On a recent visit to another school, I peeked through the doors of a dozen shiny new labs in the shiny new science department – lots of lessons, lots of students, but nobody was doing any practical work. “We don’t do much, “ admitted my host. So why the multi-million £££ science department development? If you’re just going to concentrate on information delivery, all you need is a small, darkened room with a projector and a screen for your powerpoints…
Biological practical work in particular has a bad press. First it was my wife, a geographer, muttering that she didn’t enjoy biology at school as she just couldn’t see the point of the practical work. This was exactly the response, word for word, of students who took part in an on-line a government survey of school leavers looking at the low uptake of science at A-level/university. It was even mentioned by the new head when I talked with her about my approach to teaching.
But why? Practical work is what makes science different and special, isn’t it? It should be the showcase of the subject, the main attraction at A-level, the single most important part of studying biology.
The problem, I believe, arises in the way practical work is used in lessons. Many (most?) biology teachers start with the theory (e.g. photosynthesis) which they then try to illustrate with a practical (e.g. bubbling pondweed). But this is exactly the approach which leads to the “what’s the point?” response. If you know what is meant to happen, then why bother doing the experiment? Instead of excitement, curiosity, engagement, learning, the comment you’re most likely to hear is, “what’s meant to happen?” or “is this doing what it should be doing?” or “why isn’t it working?” or “oh look, it’s doing exactly what you said it would.”
This then leads to a vicious circle of teachers abandoning practical work (a pattern exacerbated by unfounded fears of health and safety) because it isn’t achieving any of the things you would want it to do.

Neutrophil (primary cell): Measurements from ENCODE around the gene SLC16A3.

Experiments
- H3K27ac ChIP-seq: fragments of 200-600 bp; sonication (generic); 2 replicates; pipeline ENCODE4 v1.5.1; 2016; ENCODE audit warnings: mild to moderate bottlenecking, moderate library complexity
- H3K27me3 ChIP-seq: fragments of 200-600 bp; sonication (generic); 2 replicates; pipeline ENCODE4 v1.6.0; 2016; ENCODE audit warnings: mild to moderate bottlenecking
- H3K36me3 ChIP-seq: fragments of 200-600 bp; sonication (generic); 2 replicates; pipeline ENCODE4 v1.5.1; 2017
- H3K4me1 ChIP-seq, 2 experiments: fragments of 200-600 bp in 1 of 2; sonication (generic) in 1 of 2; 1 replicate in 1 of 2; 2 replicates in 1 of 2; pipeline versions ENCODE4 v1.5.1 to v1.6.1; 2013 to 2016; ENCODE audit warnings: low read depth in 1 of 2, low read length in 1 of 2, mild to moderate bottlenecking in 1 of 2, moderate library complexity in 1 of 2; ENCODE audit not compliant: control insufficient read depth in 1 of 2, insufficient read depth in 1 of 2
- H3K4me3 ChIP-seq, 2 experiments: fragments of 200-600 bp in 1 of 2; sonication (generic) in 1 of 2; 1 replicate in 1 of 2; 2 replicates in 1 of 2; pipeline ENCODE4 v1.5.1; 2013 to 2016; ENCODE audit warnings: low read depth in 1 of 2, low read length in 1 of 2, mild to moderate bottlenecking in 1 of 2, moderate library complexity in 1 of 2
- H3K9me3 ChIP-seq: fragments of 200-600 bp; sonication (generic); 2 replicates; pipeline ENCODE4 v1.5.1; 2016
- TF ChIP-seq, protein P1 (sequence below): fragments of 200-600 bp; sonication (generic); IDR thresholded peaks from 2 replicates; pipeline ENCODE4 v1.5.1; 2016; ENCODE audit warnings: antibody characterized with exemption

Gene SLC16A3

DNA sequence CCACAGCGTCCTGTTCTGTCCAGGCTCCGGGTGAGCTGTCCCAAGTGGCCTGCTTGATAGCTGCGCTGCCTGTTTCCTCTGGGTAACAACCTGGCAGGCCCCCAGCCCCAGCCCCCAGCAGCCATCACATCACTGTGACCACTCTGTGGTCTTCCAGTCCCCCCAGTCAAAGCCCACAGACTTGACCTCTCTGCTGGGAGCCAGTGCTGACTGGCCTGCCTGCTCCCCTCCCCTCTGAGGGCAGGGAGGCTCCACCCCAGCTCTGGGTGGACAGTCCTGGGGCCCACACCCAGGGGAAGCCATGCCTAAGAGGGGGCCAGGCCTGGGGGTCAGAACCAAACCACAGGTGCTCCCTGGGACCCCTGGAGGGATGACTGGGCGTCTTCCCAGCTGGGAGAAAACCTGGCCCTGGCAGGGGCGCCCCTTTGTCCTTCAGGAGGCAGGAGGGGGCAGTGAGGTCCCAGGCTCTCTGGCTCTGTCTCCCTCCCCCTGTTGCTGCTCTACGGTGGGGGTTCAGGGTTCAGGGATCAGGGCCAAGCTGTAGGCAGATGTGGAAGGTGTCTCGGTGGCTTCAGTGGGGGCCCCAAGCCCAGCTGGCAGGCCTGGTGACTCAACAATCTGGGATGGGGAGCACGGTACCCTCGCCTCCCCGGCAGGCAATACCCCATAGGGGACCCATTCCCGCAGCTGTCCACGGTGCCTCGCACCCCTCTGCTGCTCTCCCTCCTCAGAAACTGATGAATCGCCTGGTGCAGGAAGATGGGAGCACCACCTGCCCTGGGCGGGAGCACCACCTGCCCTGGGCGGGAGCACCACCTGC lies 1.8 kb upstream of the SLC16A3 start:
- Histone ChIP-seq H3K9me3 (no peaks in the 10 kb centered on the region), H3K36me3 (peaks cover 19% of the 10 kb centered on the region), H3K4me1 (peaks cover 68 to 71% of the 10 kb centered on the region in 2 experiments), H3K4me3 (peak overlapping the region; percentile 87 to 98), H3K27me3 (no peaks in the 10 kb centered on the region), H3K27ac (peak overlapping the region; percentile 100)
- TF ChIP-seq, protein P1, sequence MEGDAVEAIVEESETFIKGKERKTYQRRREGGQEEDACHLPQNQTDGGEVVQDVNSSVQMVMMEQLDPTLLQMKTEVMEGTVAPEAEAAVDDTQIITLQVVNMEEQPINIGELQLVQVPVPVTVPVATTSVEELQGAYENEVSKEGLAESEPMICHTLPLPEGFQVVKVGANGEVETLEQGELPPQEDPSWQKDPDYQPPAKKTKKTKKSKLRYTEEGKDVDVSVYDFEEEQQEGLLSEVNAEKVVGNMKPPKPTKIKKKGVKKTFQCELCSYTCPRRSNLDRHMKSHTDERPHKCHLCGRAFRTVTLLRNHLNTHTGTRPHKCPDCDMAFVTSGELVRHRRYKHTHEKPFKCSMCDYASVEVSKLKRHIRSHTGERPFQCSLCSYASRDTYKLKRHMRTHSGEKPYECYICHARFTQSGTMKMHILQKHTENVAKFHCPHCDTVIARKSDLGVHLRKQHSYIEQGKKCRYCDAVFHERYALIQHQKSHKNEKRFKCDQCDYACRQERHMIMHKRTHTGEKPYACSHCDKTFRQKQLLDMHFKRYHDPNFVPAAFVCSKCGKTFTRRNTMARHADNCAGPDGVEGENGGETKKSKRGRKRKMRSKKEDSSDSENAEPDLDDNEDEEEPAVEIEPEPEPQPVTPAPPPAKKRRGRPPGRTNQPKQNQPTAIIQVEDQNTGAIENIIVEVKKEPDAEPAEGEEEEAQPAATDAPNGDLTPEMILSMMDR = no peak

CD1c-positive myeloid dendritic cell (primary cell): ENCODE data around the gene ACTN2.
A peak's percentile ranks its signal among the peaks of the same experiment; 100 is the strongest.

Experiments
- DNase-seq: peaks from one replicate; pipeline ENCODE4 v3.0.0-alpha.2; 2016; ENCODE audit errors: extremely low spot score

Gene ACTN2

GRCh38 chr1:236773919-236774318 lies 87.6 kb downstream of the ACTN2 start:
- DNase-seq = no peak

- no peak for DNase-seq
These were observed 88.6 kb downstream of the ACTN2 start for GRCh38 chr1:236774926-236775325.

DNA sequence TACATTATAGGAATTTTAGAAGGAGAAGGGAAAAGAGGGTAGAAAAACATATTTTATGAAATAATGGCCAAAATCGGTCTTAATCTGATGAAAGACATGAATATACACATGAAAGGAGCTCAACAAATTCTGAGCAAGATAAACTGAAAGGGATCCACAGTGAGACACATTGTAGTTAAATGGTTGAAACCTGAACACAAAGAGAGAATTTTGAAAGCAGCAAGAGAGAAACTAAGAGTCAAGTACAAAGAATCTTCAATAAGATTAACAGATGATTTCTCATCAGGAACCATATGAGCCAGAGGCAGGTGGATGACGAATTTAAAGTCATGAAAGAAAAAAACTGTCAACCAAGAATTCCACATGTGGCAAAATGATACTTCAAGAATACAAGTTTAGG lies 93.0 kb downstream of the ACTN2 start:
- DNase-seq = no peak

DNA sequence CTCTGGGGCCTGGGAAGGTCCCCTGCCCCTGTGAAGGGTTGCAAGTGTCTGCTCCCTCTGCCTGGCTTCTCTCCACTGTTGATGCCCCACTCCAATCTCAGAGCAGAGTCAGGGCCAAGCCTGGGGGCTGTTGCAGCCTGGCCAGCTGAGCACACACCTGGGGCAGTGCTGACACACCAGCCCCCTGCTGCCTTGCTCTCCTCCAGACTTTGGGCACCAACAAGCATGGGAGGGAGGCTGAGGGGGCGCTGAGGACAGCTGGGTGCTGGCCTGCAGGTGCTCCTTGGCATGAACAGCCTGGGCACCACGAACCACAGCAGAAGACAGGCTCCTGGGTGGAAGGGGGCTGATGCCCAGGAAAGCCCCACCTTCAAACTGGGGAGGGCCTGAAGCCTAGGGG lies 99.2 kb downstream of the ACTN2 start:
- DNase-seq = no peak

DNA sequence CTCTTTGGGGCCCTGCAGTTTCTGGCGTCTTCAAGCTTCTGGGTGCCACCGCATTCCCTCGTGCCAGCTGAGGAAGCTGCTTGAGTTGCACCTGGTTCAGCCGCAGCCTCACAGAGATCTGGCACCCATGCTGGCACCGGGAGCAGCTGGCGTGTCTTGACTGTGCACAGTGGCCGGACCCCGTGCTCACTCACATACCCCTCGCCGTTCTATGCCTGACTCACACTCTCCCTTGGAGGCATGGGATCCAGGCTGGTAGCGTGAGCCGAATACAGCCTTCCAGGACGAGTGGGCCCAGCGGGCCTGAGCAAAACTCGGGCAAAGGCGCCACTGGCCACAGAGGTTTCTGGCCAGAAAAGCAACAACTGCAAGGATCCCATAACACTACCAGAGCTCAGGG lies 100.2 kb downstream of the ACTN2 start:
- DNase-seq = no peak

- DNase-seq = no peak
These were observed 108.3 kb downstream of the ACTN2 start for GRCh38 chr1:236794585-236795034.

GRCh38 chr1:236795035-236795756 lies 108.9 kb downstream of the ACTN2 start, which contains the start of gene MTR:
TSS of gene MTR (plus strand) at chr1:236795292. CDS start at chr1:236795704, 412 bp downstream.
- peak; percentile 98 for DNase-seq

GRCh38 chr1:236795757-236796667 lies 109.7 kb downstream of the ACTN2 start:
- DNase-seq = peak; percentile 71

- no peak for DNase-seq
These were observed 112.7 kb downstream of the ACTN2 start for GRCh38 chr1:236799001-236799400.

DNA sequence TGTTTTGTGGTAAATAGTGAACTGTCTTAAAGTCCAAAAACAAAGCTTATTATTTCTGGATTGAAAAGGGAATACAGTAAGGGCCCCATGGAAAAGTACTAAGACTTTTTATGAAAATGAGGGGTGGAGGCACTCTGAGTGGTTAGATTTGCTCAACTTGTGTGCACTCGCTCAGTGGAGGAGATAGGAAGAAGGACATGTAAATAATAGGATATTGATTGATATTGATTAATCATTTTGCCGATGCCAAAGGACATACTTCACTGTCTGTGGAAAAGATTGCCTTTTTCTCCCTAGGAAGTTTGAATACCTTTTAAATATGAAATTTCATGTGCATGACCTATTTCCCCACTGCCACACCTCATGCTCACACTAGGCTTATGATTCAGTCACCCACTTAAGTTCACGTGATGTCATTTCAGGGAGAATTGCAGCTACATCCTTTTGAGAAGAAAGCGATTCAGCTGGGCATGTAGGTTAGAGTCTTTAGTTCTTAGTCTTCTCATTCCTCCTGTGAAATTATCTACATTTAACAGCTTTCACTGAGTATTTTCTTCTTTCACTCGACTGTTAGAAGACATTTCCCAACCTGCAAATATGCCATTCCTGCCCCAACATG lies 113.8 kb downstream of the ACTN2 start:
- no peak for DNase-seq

Worse than just being boring and pointless, it’s also not what science does. What makes science exciting is that it operates at the boundary of the known and unknown – we stand on the shoulders of giants, to extend our vision of what we understand about the natural world. Working out the structure of DNA was exciting because we didn’t know it in advance. Indeed, the title of this page is a quote from Isaac Asimov – “the most exciting words in science are not eureka, but “that’s funny”.
I think that this is what we need to do with our practical work. The students should not know what to expect. Instead, they should be carrying out experiments/investigations that prompt exactly that response – “that’s funny…” – so that they want to know the answer. This is what my friend and colleague Bill calls “the flipped practical”.
With a bit of imagination and creativity, this can be extended to almost anything, even topics where you can’t, for whatever reason, do practical work. And this is what this blog is about – getting students to ask “why?” questions from their own observations. In my simplified model of the brain, you, as the teacher, can gently plop the answers into the receptive gaps that are formed….
See what you think. Let me know what you think!